October 1, 2013
Hamilton heads home after nearly a week on the lam
A python hid behind the walls in an Issaquah High School classroom for almost a week.
Even though Hamilton, biology teacher Bryan Robles’ ball python, posed no threat to the children who learned his secret hiding spot, it still is an unsettling thought.
Robles said that the almost 4-foot snake had never tried to escape. However, after a summer left in the care of a student, Hamilton grew.
“All last year, he didn’t attempt to get out,” Robles said. “He’s just grown. He’s graduated to eating rats and he used to just eat small mice.”
September 17, 2013
Evergreen Ford owner Dan Rowe recently contributed two all-electric Ford Focus cars and a Ford Escape for use in the cities of Issaquah and Sammamish, and for the Issaquah Police Department.
“We’re incredibly appreciative that Evergreen Ford has expanded this donation to the city of Issaquah,” said Warren Kagarise, communications coordinator with the city.
The Focus has decorations like a city of Issaquah stamp and salmon, and residents will see it around town, according to Kagarise.
“We haven’t decided on a use for it yet,” he said. Even so, he called it a “great way to be visible in our community.”
September 17, 2013
School may be in, but Hamilton is out.
A teacher at Issaquah High School noticed the morning of Sept. 11 that the docile, nonvenomous 2 ½-foot ball python, a biology class pet, had escaped his aquarium.
Administrators searched the school for the snake and called animal control, but it has not been located yet.
Administrators think it’s likely that the snake is still in the biology classroom, according to an email from the school. Animal control believes Hamilton will return to his cage on his own when he gets hungry. In the meantime, classes are still in session.
September 13, 2013
NEW — 6 a.m. Sept. 13, 2013
Cycle the WAVE, an all-women’s bike ride benefiting domestic violence survivors, will roll through Issaquah once again Sunday.
Riders begin and end at Issaquah High School, traveling through city streets along the way. More than 1,000 riders are expected to participate.
There are four different routes that riders can choose from. The longest, the 59-mile Burly Girl, will take cyclists through Issaquah, Bellevue and Renton. The shortest, the 15-mile Little Sister, travels along Issaquah’s Newport Way.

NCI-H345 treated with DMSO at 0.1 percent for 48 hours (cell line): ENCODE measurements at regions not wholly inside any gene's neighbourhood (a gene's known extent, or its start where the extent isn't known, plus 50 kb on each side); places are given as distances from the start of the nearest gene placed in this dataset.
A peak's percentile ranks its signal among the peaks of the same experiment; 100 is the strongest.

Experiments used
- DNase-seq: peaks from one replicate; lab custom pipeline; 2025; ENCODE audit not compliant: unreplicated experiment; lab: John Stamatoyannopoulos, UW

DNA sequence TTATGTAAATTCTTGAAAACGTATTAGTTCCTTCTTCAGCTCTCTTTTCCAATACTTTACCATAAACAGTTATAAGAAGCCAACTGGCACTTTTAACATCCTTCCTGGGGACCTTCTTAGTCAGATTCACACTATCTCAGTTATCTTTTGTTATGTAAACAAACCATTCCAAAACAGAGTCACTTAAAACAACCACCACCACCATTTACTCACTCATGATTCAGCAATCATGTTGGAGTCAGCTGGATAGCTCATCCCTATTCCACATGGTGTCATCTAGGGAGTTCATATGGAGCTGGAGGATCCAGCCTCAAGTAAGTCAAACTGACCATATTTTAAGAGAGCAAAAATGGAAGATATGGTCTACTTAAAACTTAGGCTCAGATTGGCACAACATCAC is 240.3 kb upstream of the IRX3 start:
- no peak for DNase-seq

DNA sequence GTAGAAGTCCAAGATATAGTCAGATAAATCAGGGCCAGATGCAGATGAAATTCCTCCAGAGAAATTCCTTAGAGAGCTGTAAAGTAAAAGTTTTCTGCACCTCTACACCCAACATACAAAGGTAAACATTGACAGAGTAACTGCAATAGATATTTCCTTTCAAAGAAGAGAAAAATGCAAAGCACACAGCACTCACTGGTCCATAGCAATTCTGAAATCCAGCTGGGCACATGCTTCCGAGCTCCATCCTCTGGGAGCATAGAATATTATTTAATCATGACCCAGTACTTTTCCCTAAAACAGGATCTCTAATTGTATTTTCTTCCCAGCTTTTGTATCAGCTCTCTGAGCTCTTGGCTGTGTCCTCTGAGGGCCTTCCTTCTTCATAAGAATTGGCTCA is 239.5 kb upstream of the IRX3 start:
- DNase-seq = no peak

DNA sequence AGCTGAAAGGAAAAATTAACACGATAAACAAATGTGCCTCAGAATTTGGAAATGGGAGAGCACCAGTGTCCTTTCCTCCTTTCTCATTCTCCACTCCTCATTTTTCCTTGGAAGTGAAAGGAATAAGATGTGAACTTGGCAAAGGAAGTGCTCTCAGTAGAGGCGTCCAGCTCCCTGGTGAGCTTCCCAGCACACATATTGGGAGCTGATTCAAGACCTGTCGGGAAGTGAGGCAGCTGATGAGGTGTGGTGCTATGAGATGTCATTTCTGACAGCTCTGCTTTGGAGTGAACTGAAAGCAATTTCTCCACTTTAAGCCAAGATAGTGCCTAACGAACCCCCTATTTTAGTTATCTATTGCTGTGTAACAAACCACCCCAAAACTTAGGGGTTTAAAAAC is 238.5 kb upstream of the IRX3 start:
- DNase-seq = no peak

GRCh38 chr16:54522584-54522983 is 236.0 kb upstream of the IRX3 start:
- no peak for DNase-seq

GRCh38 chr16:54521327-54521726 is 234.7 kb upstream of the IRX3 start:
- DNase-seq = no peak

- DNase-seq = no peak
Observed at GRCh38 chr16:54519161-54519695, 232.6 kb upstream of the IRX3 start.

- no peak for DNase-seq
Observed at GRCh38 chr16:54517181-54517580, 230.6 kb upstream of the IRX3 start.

Learn more about Cycle the WAVE and view bicyclist route maps here.
September 10, 2013
This year marks the 60th reunion for the Issaquah High School class of 1953 and a luncheon will be held to mark the occasion for alumni.
As he does every five years, Ken Morgan will host the students of yesteryear to a catered affair at 1 p.m. Sept. 13. Country Creek Catering will serve up fish and prime rib on Morgan’s 4 acres along Issaquah Creek, at 16023 252 Ave. S.E., just past Mirrormont.
September 5, 2013
NEW — 6 a.m. Sept. 5, 2013
School is back in session and so are the speed cameras along Second Avenue Southeast.
The cameras were installed to reduce speed and increase safety.
The cameras, which operate from 7 a.m. to 4 p.m. on school days, monitor traffic in both directions along Second Avenue Southeast near Clark Elementary, Issaquah High and Tiger Mountain Community High schools.
August 20, 2013
Final Gellatly brother prepares for senior season at Issaquah
Robert and Susan Gellatly could be considered the ultimate Issaquah Eagles sports fans.
They’ve been going to football and baseball games for more than 10 years, witnessing two state championships and countless playoff runs along the way.
August 13, 2013
Bellevue Bulldogs JC football team gives local players a second chance
For most high school football athletes, their career on the gridiron ends when the last of the Friday night lights flicker to darkness.
Some go on to play the sport at the collegiate level and beyond, but that isn’t an option for the majority. The itch to get on the field, tackle an opponent and be a part of a unique brotherhood is not easily tossed aside, though.
August 13, 2013
During the awkward adolescent phase that is high school, many teens just want to feel normal. That can be even more challenging for students whose families struggle to make ends meet.
That is why the Issaquah High School PTSA created the Angel Program a year ago, helping such students with donations of gift cards, school supplies and clothes to students in need, said Laurie Foreman, an Issaquah High School parent and co-chairwoman of the program.
“Maybe they just don’t feel like every other kid because they might not have a new pair of shoes or a backpack,” she said. “That’s where we step in.”
What began as a relatively simple effort to provide students with gift cards to Target and Safeway expanded to a more holistic approach, giving students anything that was identified as a need.
August 13, 2013
Katherine Nelson, a 2013 graduate of Liberty High School, and Erika Speckhardt, a 2012 graduate of Issaquah High School, were recipients of a $2,500 scholarship from the Boeing Employees Credit Union Foundation for the 2013-14 school year.
Nelson and Speckhardt were among 50 scholarship winners from the state chosen for their dedication to community service leadership and academic success.
Nelson, who was a competitive swimmer at Liberty, served as a mentor for the Maple Hills Marlins, a youth swim team based in Renton. She was a team captain at Liberty and has worked as a lifeguard, gaining many skills to become a confident leader.
Speckhardt, who attends Seattle University, participated for three consecutive years in a 10-day humanitarian project in Romania. The project allows teenagers of various backgrounds and nationalities to work together and serve underprivileged villagers.